Westacott said better targeting of the aged pension, the pharmaceutical benefits scheme and the paid parental leave scheme was essential if those programs were to stay durable over the long term.
She also said that while tightening the assets test for high net worth pensioners was sensible, further changes to pensions should be considered as part of a review of Australia’s retirement income.
“What’s important now is to continue to progress reforms that will grow the economy and create the jobs for people to participate in,” she said.
“Whichever Government is in power through the next decade will need to undertake major reforms to our education and skills, health, and retirement income systems.
“Reforms in these areas are dependent on making the fundamental architecture of the federation and the tax system fit for purpose for where Australia wants to be in 10, 20 and 30 years’ time.”
Like Jennifer Westacott, CEO of major professional services firm PwC Luke Sayers said the Budget was “pragmatic” and responded to the fiscal challenges Australia was facing.
“Whilst you could describe this budget as beige, it includes a number of important measures that will lift productivity and drive growth by encouraging workforce participation and supporting small businesses,” he said.
“This budget also aims to encourage more women to either re-enter the workforce or remain in the workforce through greater investment in childcare.
“Encouraging more women with young children back into the workforce not only improves participation, it also helps improve the gender diversity of our workforce, which in turn creates diversity of thought and outcomes.
“Whilst this Budget starts to move Australia in the right direction, more needs to ensure the trajectory is sustainable and prevent a ballooning debt problem for the next generation.”
“We encourage the Government to continue to lean into bold reform and secure Australia’s future for generations to come,” Sayers said.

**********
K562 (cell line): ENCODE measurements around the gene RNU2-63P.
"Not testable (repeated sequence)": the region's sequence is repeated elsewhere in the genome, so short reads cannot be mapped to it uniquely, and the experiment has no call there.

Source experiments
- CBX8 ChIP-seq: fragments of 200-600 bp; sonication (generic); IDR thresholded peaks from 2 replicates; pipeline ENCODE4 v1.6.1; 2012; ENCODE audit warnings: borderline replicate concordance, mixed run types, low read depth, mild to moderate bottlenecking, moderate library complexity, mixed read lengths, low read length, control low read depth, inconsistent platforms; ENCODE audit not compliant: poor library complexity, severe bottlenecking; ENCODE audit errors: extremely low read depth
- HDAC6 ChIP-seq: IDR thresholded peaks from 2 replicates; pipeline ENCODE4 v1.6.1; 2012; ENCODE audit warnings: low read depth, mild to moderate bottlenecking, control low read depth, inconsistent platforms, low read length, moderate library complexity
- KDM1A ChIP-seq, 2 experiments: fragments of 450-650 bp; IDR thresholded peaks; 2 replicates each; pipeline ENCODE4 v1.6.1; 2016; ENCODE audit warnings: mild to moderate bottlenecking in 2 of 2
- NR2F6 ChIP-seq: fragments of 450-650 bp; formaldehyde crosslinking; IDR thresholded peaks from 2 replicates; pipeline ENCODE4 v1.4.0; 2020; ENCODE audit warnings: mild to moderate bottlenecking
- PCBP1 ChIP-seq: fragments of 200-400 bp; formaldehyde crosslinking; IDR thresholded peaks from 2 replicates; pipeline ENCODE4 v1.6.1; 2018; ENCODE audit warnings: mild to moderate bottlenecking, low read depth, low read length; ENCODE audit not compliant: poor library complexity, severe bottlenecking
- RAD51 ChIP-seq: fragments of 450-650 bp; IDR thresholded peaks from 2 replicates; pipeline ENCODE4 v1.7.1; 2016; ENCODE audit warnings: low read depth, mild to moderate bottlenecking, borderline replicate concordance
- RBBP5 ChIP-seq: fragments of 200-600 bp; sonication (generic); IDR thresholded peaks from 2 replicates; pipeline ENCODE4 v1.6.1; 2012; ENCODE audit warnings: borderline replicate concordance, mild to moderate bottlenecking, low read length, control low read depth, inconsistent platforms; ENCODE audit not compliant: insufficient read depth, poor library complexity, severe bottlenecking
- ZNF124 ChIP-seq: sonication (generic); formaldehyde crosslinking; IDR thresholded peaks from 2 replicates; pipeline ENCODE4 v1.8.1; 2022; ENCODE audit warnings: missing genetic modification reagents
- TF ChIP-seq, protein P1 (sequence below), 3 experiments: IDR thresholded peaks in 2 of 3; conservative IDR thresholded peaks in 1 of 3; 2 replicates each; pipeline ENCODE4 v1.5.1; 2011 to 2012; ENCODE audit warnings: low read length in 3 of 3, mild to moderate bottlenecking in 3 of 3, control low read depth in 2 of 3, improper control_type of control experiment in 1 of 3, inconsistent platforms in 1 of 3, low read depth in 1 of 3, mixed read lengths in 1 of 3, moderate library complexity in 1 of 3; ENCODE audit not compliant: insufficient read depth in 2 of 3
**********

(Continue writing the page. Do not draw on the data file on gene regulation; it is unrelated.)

“We must get our balance sheet in order and re-embrace fiscal responsibility as a nation. We can’t keep spending what we don’t have or we are going to leave future generations with a debt burden that will rob them of the standard of living we are used to today.”
Managing Director & Chief Executive Officer of the Australian Institute of Company Directors, John Brogden said the Budget had had to be an economic and political balancing act for the Abbott Government.
“It had to set out a credible path back to surplus based on cuts in spending and tightening in some areas of taxation, but not cutting so severely in the short term that it damaged the economy.”
“It also needed to be crafted so that it was more likely to get through the Senate than last year’s Budget, while still holding to a timetable to repair the budget bottom line and rein in debt.”
“It has gone at least some of the way to achieve that, although a budget surplus remains beyond the forward estimates,” he said.
The Business Council of Co-operatives and Mutuals (BCCM) welcomed proposals to strengthen and grow the small business sector in Australia, but questioned how the Government planned to empower small businesses to improve business efficiency and lower operating costs over the long term.
“Forming purchasing co-operatives is a tried and tested method for small and medium enterprises to group together for aggregate buying power,” CEO Melina Morrison said.
“Including information about the co-operative legal structure on government funded information websites and programs is the obvious place to start. Funding co-operative case studies and working with the co-operative sector to educate and inform Australian small businesses about the benefits of co-operating, are other recommendations that we make to government,” she said.